But this is not the only vision of Arcadia on offer. In their different ways, the architect Ben Pentreath, the artist Luke Edward Hall, and Matthew Rice, the designer and general manager of the pottery company Emma Bridgewater, offer a more nostalgic vision, in the tradition of the interwar artists Eric Ravilious and Edward Bawden. It is deeply English (and Scottish and Welsh too). It is also easier to access by those who care about what they eat. A generation ago, good restaurants in the countryside were few and far between, and greengrocers did not sell avocados. Gastropubs are now everywhere, and the local food economy has produced an astonishing number of cheesemakers, wineries, and purveyors of meat from rare breeds (there are also supermarkets whose shelves bulge with the world’s produce, for those who prefer them).

Trouble in paradise

The countryside is now truly Virgilian – a place where the successful, whose money and reputation have been made in cities, can refresh their energies, in a rural setting but with the appurtenances of civilisation at hand. Parts of the countryside, I should say. For the description applies to the hilly west of the country rather than the agricultural east – although an outbreak of Arcadianism can be seen in the fashionable North Norfolk coast. Certain parts of the country have done well from it. You only have to look at the immaculate state of some Cotswold villages, whose cottages would have been all but uninhabitable a century ago, to see that it’s a source of prosperity.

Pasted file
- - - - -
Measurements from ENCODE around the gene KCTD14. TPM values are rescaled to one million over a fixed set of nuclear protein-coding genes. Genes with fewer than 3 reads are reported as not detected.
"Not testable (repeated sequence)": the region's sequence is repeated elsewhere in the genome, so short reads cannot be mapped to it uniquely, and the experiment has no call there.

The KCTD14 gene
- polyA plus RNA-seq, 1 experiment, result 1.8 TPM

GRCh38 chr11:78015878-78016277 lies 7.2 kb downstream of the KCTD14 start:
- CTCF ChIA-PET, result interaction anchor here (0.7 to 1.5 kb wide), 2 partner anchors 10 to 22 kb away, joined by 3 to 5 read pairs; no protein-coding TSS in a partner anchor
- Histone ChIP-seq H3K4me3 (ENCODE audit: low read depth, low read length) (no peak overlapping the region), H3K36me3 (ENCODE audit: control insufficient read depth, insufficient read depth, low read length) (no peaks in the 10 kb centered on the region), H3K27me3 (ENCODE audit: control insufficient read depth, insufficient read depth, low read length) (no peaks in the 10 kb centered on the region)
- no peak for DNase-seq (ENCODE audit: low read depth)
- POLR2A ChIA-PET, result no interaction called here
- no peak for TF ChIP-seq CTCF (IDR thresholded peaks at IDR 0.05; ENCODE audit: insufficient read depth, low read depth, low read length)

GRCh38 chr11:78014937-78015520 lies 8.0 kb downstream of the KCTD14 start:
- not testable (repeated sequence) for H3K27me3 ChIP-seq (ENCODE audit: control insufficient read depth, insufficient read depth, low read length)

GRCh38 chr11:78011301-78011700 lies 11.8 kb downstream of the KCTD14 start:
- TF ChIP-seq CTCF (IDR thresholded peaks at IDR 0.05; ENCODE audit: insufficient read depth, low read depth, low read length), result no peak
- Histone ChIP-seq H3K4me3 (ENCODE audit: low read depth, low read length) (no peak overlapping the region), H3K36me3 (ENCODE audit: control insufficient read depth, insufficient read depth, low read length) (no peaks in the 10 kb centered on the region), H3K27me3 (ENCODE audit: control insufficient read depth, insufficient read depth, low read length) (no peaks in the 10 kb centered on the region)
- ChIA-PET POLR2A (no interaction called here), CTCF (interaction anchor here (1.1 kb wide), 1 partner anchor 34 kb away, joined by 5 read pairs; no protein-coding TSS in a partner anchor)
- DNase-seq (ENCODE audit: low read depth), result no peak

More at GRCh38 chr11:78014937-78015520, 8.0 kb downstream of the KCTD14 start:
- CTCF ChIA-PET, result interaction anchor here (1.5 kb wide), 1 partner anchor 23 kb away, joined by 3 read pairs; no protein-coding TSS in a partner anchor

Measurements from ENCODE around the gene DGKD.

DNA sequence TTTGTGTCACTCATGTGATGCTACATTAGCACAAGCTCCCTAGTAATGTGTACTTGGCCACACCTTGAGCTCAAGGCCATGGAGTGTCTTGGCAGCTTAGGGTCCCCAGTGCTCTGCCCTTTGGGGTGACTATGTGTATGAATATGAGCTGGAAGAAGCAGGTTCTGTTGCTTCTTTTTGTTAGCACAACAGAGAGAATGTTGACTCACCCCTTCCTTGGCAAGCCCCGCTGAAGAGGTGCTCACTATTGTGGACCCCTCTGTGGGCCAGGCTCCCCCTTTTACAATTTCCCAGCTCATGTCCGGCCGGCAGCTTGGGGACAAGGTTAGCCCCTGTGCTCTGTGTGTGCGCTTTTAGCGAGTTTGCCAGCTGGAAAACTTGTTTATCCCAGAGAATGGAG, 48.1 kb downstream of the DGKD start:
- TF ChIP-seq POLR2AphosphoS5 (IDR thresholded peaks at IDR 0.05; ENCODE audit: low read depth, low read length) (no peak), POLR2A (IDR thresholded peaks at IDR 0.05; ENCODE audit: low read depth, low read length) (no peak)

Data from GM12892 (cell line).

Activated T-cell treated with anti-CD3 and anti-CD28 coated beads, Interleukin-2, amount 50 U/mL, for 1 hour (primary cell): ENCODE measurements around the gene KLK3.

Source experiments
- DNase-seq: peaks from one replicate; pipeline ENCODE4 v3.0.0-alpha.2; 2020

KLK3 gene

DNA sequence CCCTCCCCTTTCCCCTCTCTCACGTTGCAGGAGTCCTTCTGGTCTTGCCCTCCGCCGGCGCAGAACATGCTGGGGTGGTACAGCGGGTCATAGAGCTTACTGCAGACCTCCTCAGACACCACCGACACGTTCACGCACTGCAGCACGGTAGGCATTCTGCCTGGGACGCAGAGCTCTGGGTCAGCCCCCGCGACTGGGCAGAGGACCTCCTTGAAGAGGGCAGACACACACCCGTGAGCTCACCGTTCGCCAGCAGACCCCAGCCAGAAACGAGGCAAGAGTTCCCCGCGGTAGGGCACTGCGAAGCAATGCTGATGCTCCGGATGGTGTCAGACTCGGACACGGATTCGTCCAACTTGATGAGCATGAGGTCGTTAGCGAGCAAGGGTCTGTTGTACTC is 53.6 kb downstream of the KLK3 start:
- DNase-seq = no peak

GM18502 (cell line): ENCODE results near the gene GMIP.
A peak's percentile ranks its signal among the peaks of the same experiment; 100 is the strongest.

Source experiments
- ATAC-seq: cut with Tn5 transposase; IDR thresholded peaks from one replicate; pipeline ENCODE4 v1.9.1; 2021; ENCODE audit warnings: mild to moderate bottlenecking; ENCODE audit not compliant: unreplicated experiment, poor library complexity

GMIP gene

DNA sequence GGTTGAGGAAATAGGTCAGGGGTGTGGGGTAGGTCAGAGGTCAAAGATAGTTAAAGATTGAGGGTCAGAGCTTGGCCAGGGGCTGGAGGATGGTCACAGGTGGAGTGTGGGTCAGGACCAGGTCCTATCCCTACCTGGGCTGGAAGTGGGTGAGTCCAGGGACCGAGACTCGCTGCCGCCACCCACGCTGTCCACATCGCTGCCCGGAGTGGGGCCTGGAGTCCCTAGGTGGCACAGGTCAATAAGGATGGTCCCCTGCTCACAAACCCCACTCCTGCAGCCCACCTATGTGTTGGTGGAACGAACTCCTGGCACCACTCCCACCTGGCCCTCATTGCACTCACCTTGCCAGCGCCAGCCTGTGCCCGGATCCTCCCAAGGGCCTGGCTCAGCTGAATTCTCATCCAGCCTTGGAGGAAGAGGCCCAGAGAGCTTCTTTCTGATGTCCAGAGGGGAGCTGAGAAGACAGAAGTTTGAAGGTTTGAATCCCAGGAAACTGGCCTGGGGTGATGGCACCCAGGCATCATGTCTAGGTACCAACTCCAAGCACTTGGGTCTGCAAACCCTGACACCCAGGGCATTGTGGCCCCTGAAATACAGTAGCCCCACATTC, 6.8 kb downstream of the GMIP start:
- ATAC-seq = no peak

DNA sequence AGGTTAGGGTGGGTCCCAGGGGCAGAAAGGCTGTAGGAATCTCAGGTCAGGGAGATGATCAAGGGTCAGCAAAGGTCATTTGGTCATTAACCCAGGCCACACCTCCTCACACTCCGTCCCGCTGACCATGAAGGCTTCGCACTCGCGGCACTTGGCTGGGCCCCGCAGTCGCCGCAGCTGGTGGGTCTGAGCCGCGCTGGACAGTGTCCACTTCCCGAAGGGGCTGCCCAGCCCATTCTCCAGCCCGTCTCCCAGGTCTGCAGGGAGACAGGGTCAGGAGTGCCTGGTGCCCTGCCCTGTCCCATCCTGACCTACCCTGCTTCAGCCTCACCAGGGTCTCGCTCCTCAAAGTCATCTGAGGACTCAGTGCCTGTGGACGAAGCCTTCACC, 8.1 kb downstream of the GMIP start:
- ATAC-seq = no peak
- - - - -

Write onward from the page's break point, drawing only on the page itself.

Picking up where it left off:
But remember the snake. Go to the county town of Gloucester, a city with a cathedral, and the picture is altogether bleaker. Here is the other face of the countryside, where increasingly great wealth exists in close but unacknowledged proximity to poverty. As many as 37 per cent of children in some parts of Gloucester are living in poverty. The money that might once have been made here has gone instead to Cheltenham, with its racecourse, literary festival, and billion-pound companies. Gloucester has stuck with the countryside’s traditional activity of farming and suffered.

By definition, Arcadias do not occur everywhere. They are limited in size and separate from ordinary life. You may even have to close your eyes to see these places of the imagination – and certainly close them to some things that would otherwise destroy the carefully constructed image of a perfect world. The gun of Hamilton Finlay’s tank must be kept loaded and ready to fire. Life has become more comfortable and sometimes more beautiful than it was in the mid-1970s when his artwork was made – railway services have improved, mobile phones have replaced telephones in kiosks, old buildings are routinely repaired not demolished, road verges aren’t cut until after No Mow May to help wildflowers. But the threats remain legion.

Arcadia under threat